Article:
Optimization of Hybrid Distributed Generation Systems For Rural Communities in Alaska

  • Lindsay Willman Civil and Environmental Engineering, Stanford University, 473 Via Ortega, MC 4020, Stanford, CA, 94305, USA
  • Moncef Krarti Civil, Environmental, and Architectural Engineering, University of Colorado at Boulder, 428 UCB, Boulder, CO, 80309-0428, USA
Keywords: hybrid distributed generation, remote communities, levelized cost of energy, HOMER, wind-diesel hybrid systems

Abstract

This article summarizes the results from a feasibility study to design optimal distributed generation (DG) plants for three remote communities in Alaska. All three of these towns have isolated electrical grids and currently rely on diesel fuel for 100% of their electricity and heating requirements. This assessment included an analysis of each community’s electrical and thermal load, a wind and solar resource evaluation, modeling and optimization of various DG systems using HOMER software, and an economic analysis of these systems. For all three of the communities, hybrid wind-diesel systems have the potential to provide reductions in the cost of energy. However, the economic feasibility of these systems is extremely site-specific. In addition to providing possible decreases in the cost of energy, these hybrid systems can also provide significant environmental benefits, such as reductions in diesel fuel use and CO2 emissions. Future research should evaluate hybrid solar/wind generators with combined-heat-and- power (CHP) diesel engines.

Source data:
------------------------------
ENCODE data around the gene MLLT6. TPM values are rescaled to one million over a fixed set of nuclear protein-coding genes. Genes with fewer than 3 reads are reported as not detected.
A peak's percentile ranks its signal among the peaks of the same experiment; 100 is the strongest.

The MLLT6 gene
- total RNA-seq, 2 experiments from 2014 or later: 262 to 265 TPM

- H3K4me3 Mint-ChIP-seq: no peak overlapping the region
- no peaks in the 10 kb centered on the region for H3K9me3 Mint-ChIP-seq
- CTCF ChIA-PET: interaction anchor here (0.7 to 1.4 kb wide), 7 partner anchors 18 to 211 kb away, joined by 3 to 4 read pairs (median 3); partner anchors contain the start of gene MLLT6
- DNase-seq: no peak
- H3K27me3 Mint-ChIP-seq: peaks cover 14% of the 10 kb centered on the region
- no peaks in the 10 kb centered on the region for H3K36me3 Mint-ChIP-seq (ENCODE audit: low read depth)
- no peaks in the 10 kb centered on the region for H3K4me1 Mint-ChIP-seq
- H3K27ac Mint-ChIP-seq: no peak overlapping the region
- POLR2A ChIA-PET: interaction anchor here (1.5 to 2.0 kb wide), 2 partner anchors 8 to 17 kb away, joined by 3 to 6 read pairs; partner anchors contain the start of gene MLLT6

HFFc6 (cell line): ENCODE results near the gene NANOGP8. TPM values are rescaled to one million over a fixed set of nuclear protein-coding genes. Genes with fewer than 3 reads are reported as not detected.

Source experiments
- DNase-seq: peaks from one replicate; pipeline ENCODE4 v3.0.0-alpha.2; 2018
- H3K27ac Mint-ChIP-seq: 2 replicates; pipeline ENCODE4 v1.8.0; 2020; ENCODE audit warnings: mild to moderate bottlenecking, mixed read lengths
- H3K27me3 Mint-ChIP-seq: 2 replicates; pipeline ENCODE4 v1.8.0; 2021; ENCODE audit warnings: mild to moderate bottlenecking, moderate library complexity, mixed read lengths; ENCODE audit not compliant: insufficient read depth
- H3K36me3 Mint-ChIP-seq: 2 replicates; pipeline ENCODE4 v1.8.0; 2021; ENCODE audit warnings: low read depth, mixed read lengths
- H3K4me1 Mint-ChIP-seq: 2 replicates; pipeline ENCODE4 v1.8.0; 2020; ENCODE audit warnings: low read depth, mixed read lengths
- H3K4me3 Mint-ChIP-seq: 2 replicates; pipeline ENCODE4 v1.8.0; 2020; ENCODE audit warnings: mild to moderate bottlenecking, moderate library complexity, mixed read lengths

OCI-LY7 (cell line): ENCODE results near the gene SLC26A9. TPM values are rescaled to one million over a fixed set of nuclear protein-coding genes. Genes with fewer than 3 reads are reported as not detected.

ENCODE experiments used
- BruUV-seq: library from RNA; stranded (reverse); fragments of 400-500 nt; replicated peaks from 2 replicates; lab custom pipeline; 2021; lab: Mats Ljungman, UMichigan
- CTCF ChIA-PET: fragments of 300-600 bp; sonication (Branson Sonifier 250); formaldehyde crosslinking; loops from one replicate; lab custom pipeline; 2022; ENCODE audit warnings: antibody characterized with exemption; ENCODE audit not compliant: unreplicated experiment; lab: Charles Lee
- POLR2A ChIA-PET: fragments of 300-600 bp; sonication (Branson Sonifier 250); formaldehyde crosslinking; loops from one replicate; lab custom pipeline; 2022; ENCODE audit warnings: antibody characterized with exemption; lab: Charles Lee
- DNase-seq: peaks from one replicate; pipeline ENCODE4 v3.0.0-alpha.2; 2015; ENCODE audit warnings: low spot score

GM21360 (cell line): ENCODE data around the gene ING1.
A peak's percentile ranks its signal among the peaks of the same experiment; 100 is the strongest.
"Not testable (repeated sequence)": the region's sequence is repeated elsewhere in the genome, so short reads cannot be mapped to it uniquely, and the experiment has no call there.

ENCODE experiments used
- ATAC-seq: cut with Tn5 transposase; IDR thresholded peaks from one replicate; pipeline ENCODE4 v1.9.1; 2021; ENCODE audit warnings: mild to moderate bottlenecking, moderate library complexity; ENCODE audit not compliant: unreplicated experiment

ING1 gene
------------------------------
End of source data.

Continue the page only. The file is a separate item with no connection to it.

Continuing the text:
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Author Biographies

Lindsay Willman, Civil and Environmental Engineering, Stanford University, 473 Via Ortega, MC 4020, Stanford, CA, 94305, USA

Lindsay Willman is a graduate student in the Atmosphere/Energy Program in the Civil and Environmental Engineering Department at Stanford University. She has worked on several projects related to renewable energy technologies and hybrid energy systems for rural communities. She has also investigated the impacts that energy systems have on air pollution and climate. Contact:

Lindsay Willman Civil and Environmental Engineering, Stanford University, 473 Via Ortega, MC 4020, Stanford, CA, 94305, USA

Moncef Krarti, Civil, Environmental, and Architectural Engineering, University of Colorado at Boulder, 428 UCB, Boulder, CO, 80309-0428, USA

Moncef Krarti, Professor, Building Systems Program, Civil, Environmental, and Architectural Engineering Department at the University of Colorado, has vast experience in designing, testing, and assessing innovative energy efficiency and renewable energy technologies applied to buildings. He also directed several projects in energy management of buildings. He has published textbooks on energy audits of building systems that are widely used to teach energy audit techniques. Moreover, Prof. Krarti has published over 200 technical journals and handbook chapters in various fields related to energy efficiency, combined heat and power, and renewable energy technologies. Contact:

Moncef Krarti, PhD, PE, LEED®AP Civil, Environmental, and Architectural Engineering, University of Colorado at Boulder, 428 UCB, Boulder, CO, 80309-0428, USA

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